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Jim Dolbear: Useful Coins “Have To Be Quantum-Secure, That’s It”


Jim Dolbear: Useful Coins “Have To Be Quantum-Secure, That’s It”

While much of the crypto community isn’t concerned about quantum computing, Elixxir President Jim Dolbear thinks it is a real threat

Elixxir President Jim Dolbear thinks the question of when quantum computing will become real is a bad one.

Speaking on behalf of Elixxir founder David Chaum at BlockShow Asia 2019, Dolbear suggested that it is highly likely that whoever perfects quantum computing will use it secretly. He referred to code-cracking efforts by the United States during World War II:

“In the history of World War II, if you crack people’s code, you don’t tell them. This is what happened between the United States and Germany. The United States knew a bunch of codes and secret communications from Germany, but they didn’t reveal it, because if they revealed it, Germany would change everything.”

When Google announced “quantum supremacy” last month, people in the crypto industry mostly questioned how far it was from becoming useful. It would certainly be a huge problem if “real” quantum computers can actually reverse engineer secret private keys from known public keys, as some fear. But according to some experts in the industry, that day is far from now — the conclusion seems to be that we don’t have to worry about it.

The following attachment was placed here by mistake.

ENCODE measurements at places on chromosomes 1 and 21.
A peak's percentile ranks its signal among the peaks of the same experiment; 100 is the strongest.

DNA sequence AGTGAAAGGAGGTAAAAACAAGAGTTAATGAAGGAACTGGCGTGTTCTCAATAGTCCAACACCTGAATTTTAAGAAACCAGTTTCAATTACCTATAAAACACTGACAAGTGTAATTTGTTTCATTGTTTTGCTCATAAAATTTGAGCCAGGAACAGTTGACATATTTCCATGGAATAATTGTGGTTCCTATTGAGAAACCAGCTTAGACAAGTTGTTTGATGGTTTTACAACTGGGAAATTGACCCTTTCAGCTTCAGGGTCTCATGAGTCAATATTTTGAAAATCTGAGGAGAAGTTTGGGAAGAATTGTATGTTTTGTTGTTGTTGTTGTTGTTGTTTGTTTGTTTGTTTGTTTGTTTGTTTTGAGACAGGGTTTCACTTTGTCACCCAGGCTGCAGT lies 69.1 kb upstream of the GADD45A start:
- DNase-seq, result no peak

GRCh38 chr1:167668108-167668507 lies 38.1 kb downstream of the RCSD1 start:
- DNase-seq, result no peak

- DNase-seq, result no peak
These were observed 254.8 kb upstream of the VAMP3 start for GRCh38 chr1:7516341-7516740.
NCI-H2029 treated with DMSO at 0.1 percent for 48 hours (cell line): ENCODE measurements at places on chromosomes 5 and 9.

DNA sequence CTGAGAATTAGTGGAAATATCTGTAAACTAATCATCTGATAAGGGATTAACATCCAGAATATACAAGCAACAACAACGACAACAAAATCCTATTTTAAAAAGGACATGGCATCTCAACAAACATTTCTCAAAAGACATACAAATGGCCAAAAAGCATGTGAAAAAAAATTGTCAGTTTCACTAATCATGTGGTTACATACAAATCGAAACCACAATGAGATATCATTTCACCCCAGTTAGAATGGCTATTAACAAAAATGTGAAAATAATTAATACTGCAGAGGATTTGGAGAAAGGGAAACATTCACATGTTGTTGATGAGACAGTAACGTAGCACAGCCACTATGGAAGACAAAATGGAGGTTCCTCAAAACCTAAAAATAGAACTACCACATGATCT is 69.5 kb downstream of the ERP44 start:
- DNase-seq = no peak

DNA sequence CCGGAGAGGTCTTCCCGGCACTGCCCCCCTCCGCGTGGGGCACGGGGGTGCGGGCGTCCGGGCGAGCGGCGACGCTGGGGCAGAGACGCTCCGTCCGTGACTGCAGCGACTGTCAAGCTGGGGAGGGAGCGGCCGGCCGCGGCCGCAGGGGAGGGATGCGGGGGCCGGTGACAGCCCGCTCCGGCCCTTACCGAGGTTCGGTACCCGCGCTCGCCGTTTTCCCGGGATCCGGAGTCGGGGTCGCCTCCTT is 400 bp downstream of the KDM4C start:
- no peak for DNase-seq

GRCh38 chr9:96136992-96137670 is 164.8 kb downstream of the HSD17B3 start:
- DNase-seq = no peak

Elixxir is the blockchain that supports Praxxis, the quantum resistant and private digital currency. As Cointelegraph previously reported, Dolbear announced the new xx network that will serve as a meaningful integration between Elixxir and Praxxis.

Commenting on Google’s quantum computer specifically, Dolbear said, “If they have quantum computing, then China does and the United States does.” China is spending $10 billion to build a National Laboratory for Quantum Information Sciences in Hefei, which is expected to open in 2020. Meanwhile, the US funding in quantum efforts is about $200 million per year, according to a July 2016 government report.

A useful coin “has to be quantum-secure, that’s it,” Dolbear concluded.

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